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MICROSAT BLITZ
Filipino scientists complete 50kg microsat with help from Japan
by Staff Writers
Sendai, Japan (SPX) Feb 24, 2016


DIWATA-1 has a revised model of the multispectral camera using the liquid crystal tunable filter (LCTF) that was first used in outer space on the Rising-2 satellite, launched in 2014 by Tohoku and Hokkaido universities. This new camera is capable of shooting images at 590 bands, significantly superior to an ordinary three-band (RGB) camera. It is the best in its class even when compared to cameras attached to large-scale satellites.

Tohoku and Hokkaido universities have successfully guided nine Filipino engineers in building the Philippines' first microsatellite, as part of a collaborative research contract with the Philippines Department of Science and Technology.

The 50kg DIWATA-1 microsatellite, named after the Filipino word for fairy, was handed to the Japan Aerospace Exploration Agency (JAXA) on January 13, and is scheduled to be put into orbit in early 2016. It will be released from the Japanese Experiment Module "Kibo" - Japan's contribution to the International Space Station.

As part of a three-year satellite development project that started in January 2015, engineers from the University of the Philippines Diliman and the Philippines Department of Science and Technology Laboratory have been accepted as graduate students and researchers at Tohoku and Hokkaido universities.

The young scientists assemble two microsatellites, DIWATA-1 and its successor, while simultaneously being taught how to design and use them. Equipped with four types of imaging sensors with differing magnification ratio, they include fish-eye lens cameras and telescopes with ground resolution of 3m.

DIWATA-1 also has a revised model of the multispectral camera using the liquid crystal tunable filter (LCTF) that was first used in outer space on the Rising-2 satellite, launched in 2014 by Tohoku and Hokkaido universities. This new camera is capable of shooting images at 590 bands, significantly superior to an ordinary three-band (RGB) camera. It is the best in its class even when compared to cameras attached to large-scale satellites.

It is expected that these microsatellites will pave the way for the next generation of low-cost, high-performance space applications. The microsatellites can be used in diverse remote sensing applications to monitor weather and natural disasters, track environmental changes, detect agricultural growth patterns and even used in fisheries.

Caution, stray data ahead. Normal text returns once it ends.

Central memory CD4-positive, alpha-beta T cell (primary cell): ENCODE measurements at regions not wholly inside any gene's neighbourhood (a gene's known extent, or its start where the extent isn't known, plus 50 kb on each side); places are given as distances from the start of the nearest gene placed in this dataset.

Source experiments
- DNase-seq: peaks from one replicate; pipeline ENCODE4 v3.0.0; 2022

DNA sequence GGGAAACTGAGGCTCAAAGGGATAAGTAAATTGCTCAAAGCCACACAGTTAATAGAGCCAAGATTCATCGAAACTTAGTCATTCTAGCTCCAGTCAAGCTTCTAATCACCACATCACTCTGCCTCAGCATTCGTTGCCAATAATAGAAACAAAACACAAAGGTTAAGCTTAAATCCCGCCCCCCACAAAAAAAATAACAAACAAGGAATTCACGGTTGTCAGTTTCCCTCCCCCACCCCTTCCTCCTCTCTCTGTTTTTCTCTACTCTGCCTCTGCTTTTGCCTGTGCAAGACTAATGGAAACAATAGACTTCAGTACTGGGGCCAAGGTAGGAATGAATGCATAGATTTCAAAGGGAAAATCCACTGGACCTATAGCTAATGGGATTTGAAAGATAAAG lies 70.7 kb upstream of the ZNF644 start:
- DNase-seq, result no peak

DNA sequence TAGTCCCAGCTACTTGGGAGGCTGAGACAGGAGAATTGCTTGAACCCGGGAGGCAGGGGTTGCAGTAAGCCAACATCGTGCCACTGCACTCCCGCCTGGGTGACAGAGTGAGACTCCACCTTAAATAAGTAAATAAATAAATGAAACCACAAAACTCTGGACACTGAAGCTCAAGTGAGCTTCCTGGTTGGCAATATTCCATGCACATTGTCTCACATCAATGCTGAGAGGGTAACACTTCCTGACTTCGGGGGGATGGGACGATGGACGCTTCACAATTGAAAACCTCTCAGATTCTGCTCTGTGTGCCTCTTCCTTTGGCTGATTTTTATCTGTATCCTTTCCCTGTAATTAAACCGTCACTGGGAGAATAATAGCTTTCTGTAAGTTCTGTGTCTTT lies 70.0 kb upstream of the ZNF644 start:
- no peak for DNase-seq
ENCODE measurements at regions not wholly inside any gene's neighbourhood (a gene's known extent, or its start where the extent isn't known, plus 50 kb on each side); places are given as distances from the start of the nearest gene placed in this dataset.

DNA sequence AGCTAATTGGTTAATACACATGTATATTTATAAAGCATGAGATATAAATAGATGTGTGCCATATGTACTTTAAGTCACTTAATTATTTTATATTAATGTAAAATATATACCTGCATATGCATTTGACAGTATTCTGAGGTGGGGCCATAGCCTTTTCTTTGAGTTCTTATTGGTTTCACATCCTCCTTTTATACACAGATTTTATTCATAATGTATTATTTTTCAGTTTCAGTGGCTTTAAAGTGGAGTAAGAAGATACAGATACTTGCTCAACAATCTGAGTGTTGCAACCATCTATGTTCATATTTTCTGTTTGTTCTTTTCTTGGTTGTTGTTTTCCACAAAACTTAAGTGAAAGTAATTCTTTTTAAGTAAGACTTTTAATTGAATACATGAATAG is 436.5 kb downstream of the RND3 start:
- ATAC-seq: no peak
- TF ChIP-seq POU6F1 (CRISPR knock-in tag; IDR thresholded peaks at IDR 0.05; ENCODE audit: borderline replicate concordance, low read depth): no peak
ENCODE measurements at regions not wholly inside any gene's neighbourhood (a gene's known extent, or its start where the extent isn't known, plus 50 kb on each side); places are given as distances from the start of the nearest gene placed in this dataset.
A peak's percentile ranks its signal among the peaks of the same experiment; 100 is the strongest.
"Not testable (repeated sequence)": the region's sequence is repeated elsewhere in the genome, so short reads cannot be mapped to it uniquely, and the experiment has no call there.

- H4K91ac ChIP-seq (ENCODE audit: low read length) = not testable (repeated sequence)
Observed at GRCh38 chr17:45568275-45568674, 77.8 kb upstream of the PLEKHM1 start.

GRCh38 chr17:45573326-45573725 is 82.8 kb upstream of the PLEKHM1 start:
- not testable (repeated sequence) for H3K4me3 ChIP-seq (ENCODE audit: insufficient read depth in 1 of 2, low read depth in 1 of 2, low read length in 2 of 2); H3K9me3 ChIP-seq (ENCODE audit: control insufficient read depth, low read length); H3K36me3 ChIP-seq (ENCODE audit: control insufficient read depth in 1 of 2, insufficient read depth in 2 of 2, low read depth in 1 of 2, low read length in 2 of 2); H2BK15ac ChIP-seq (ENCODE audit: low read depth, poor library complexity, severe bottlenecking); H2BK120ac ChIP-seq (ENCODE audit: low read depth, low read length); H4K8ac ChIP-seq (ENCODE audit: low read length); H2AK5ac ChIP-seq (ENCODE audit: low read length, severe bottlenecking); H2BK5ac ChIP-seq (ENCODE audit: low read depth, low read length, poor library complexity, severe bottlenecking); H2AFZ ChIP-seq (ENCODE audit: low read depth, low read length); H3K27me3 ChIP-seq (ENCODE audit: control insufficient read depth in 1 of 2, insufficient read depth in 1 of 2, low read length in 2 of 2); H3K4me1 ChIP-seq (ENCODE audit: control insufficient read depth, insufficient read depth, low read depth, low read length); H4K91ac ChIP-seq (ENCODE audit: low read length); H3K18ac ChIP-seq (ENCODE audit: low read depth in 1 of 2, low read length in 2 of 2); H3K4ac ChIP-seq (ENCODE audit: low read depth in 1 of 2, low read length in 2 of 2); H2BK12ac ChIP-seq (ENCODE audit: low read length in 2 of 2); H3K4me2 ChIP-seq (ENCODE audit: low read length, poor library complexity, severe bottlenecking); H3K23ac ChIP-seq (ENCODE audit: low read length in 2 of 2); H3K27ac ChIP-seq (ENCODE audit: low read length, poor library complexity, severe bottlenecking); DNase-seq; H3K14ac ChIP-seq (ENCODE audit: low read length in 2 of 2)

American IT firms are among the many organizations planning to launch up to several thousand microsatellites into space within the next few years. High resolution remote sensing is also a major goal.

Amidst such heated international competition, it is important for Japan to carve a niche, or a presence, by using high-level sensing technology such as the ones found on Rising-2 and DIWATA-1, as well as the data obtained by these satellites. The DIWATA-1 microsatellite is the first of its kind to be manufactured in Japan for overseas use, but there will most certainly be more to come.

For the past three years, Tohoku University and Hokkaido University have been proposing the idea of launching 50 satellites with the cooperation of other Asian countries, and operating them through partnerships. DIWATA-1 is seen as the big, first step.

The budget for the DIWATA-1 project (approximately 800 million yen) was provided by the Philippines Department of Science and Technology. To mark the handing over of the microsatellite to JAXA, a media conference was held at JAXA's Tsukuba Space Center.

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Related Links
Tohoku University
Microsat News and Nanosat News at SpaceMart.com






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